In a previous question I asked if I could scale the likelihood as my MCMC process advanced, to keep the acceptance fraction within a reasonable range (~0.2-0.5). I was told that this is not a valid approach, since doing that meant that the "Markov chain is no longer time homogeneous".
But, what if I used the burn-in stage to find an appropriate scale factor for my likelihood such that the acceptance fraction is reasonable? By "scale factor", I mean simply a real value that multiplies (and thus scales) my likelihood:
lkl_scaled = scale_factor * lkl_original
In this case I wouldn't be changing this factor during the MCMC process from which I later obtain the distributions of the model parameters. I would only do so during the burn-in phase, which I later discard.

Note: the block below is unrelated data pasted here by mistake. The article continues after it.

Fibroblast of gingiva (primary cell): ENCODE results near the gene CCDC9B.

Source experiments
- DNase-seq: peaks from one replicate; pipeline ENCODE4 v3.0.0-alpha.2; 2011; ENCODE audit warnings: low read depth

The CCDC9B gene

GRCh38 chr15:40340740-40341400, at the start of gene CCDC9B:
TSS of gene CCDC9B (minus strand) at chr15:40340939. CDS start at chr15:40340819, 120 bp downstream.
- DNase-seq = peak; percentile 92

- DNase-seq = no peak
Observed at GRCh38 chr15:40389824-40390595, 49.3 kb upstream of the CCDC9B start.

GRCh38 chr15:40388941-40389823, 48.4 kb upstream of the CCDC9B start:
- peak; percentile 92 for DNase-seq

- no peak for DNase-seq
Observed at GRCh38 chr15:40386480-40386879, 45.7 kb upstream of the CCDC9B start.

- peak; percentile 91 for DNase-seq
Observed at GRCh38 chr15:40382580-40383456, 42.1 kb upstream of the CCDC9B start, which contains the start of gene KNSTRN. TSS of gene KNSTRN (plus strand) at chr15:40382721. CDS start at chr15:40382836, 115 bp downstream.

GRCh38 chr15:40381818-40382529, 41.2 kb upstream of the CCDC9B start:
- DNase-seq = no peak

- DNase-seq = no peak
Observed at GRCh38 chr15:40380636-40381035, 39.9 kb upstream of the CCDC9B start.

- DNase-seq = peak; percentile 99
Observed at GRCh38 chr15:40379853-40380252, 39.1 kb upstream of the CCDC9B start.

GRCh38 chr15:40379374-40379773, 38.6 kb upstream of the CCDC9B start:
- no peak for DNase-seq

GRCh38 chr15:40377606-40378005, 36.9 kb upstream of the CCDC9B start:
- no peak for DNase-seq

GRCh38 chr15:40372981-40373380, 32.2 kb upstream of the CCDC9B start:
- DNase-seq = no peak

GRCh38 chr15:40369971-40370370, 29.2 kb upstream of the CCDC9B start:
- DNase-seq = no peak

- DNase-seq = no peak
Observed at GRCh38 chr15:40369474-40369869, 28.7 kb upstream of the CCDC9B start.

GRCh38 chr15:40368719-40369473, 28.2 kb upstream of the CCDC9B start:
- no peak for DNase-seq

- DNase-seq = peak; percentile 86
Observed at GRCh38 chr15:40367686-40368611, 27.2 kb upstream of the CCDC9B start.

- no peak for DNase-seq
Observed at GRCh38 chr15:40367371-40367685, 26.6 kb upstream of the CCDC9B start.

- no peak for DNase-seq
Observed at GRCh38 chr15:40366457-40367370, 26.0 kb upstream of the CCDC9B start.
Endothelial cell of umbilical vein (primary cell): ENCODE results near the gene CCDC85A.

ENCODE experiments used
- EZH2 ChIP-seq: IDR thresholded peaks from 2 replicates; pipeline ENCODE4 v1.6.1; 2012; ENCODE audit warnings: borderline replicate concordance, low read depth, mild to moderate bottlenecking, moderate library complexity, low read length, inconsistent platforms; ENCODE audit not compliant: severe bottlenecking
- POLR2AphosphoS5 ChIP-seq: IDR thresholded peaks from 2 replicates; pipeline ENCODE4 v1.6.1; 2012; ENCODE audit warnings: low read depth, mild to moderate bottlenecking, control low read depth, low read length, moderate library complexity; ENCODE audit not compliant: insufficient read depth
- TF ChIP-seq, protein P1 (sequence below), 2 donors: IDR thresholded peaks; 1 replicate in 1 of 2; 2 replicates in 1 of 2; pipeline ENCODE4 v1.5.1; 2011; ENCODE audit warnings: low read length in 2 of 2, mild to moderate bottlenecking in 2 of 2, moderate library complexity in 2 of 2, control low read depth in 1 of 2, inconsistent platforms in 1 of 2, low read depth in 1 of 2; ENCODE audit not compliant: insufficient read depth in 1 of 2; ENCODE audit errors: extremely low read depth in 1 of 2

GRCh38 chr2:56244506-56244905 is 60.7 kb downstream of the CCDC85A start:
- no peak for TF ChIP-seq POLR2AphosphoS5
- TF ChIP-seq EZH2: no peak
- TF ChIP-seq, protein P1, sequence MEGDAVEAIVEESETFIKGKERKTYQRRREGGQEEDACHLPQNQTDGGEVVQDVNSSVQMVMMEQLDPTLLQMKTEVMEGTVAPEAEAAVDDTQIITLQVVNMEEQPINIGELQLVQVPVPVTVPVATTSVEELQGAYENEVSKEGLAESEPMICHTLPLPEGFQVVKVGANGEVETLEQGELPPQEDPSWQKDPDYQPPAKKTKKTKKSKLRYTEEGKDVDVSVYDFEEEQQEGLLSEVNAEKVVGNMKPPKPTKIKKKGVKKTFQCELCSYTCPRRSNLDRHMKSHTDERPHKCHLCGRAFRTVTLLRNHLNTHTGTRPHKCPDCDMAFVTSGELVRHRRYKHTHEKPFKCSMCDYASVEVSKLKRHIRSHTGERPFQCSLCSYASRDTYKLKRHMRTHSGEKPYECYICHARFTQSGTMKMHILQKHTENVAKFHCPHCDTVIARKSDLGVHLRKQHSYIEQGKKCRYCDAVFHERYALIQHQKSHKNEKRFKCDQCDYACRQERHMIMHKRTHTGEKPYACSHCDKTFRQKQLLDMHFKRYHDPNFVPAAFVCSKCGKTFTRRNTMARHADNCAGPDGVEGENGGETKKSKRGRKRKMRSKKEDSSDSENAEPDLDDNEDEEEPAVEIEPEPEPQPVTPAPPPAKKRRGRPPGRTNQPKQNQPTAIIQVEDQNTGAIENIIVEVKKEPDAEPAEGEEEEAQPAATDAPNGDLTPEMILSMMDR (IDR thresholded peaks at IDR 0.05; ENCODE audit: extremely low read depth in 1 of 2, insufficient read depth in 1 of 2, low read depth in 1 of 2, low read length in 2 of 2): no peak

I've tried this already and the results are excellent (where the chains get stuck forever with my original likelihood, they properly explore the parameters space with the scaled likelihood). I can't really see nothing wrong with this approach, but I'd like to be sure.
Is this a valid approach? If so, are there any caveats I should be aware of?
PD: I am aware of the existence of parallel tempering MCMC, but this approach is far simpler and it allows me to use other MCMC methods that would otherwise be of no use since the acceptance fraction is generally below 1%.